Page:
What is the Difference Between common-law and Marriage? - Zukerman Law

What is the Difference Between common-law and Marriage?

In Canada, relationships come in various forms, each with its unique set of legal implications. Understanding the distinction between common-law relationships and marriage is crucial for anyone navigating the complexities of personal relationships and legal obligations.
Whether you’re living with your partner without formalizing your union through marriage or you’ve tied the knot, knowing your rights and responsibilities can save you from potential legal pitfalls.
Common-law relationships and marriages differ significantly in terms of legal recognition, financial responsibilities, and rights. In this blog, we will delve into these differences to provide a clear understanding of what each relationship entails.
By the end, you’ll have a better grasp of how these distinctions impact your legal standing and why seeking professional legal advice from professionals like Zukerman Law Group can be essential.

What is a Common-Law Relationship?

What is a Common-Law Relationship?

A common-law relationship is a domestic partnership where two individuals live together in a marriage-like arrangement without formally getting married. This type of relationship is recognized by law and confers certain legal rights and obligations on the partners, similar to those in a marriage.
The specifics of what constitutes a common-law relationship can vary depending on the jurisdiction, but generally, it involves cohabitation and a commitment akin to marriage.

Criteria for a Relationship to be Considered common-law

To be recognized as a common-law relationship in Canada, certain criteria must be met. These can include:

  • Cohabitation Period: The partners must live together for a specific period, which varies by province. For instance, in British Columbia, the cohabitation period is generally two years, while in other provinces, it can be as short as one year.
  • Shared Responsibilities: The couple must share domestic and financial responsibilities. This can include joint ownership or rental of a home, shared bank accounts, or joint investments.
  • Public Recognition: The relationship should be recognized publicly, meaning that friends, family, and colleagues see the partners as a couple.
  • Intention: Both partners should intend to be in a committed, marriage-like relationship. This intention is often demonstrated through the sharing of financial burdens, household duties, and the care of any children involved.
Rights of Common-Law Partners

Rights of Common-Law Partners

Common-law partners in Canada have a range of rights and obligations that are similar to those of married couples. These include:

Financial Support

Common-law partners may be obligated to provide financial support to each other through spousal support during and after the relationship.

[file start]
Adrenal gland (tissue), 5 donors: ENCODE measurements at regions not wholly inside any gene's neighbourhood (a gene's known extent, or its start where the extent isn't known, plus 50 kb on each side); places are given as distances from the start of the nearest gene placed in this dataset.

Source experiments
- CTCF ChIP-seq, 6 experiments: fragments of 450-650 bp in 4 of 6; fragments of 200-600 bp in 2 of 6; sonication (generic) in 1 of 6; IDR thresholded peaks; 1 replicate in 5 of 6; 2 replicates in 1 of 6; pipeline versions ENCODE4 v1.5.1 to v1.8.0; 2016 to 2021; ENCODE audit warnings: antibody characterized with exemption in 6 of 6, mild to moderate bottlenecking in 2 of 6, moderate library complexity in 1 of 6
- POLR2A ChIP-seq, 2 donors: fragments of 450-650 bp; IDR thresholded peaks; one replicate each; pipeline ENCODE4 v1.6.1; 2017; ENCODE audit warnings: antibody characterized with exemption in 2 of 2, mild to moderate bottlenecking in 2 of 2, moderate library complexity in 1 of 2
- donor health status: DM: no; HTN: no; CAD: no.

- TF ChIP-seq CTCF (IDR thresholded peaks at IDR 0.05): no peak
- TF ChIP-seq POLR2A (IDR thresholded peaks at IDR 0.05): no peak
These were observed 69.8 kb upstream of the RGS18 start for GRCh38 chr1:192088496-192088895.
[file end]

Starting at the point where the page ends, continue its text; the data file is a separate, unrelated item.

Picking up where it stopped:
Property Rights

Partners may have rights to a share of the property accumulated during the relationship. This can include the family home, investments, and other assets.

Parental Responsibilities

Common-law partners share the same parental responsibilities and rights as married couples, including custody, access, and child support obligations.

Health and Insurance Benefits

Many health insurance plans and other benefits recognize common-law partners, allowing them to access benefits and coverage as a couple.

Decision-Making

Common-law partners may have the right to make medical and financial decisions on behalf of their partner if they are incapacitated.

What is a Marriage?
what-is-a-marriage

What is a Marriage?

Marriage is a legally and socially recognized union between two individuals that establishes rights and obligations between them. It is a formal contract that binds the partners in a committed relationship, often involving a public ceremony and the signing of legal documents. Marriage is a universally recognized institution that provides couples with a range of legal benefits and responsibilities.

Rights of Married Couples

Rights of Married Couples

Marriage is a legal union between two people, offering a range of rights and obligations. Let’s delve into some key aspects:

Spousal Support

In many jurisdictions, one spouse may be entitled to financial support from the other, depending on factors like income and childcare responsibilities.

Property Division

Upon separation or divorce, assets and debts acquired during the marriage are typically divided equitably (fairly).

Inheritance Rights

Spouses often inherit a portion of the deceased spouse’s estate unless a will dictates otherwise.

Hospital Visitation and Medical Decisions

Spouses generally have the right to visit each other in the hospital and participate in medical decision-making.

Immigration Benefits

Marriage can facilitate obtaining immigration status in a spouse’s home country.

Key Differences Between Common-Law and Marriage

Key Differences Between Common-Law and Marriage

Marriage is a formal legal union recognized by law, requiring a marriage license and a ceremony officiated by a legally authorized person. Married couples receive a marriage certificate as official proof of their marital status, essential for various legal and administrative purposes.
Common-law relationships are recognized based on living together in a conjugal relationship for a specific period, with no single legal document officially certifying them. Proving a common-law relationship often requires a combination of documents, such as joint lease agreements, utility bills, bank accounts, and affidavits from friends and family, which can be more complex than a marriage certificate.

Property Division and Financial Responsibilities

Upon separation or divorce, married couples are subject to their province’s matrimonial property laws, typically resulting in an equal division of all property acquired during the marriage, regardless of ownership.
Married partners are generally responsible for each other’s debts and financial obligations incurred during the marriage and have a legal duty to support each other financially both during and after the marriage.
Property division is less straightforward for common-law couples. Each partner usually retains ownership of property brought into the relationship, while jointly acquired property is divided based on contributions and ownership. Some provinces have specific laws for common-law property division.
Common-law partners are not automatically responsible for each other’s debts. Financial responsibilities are typically determined by cohabitation agreements or by proving financial interdependence.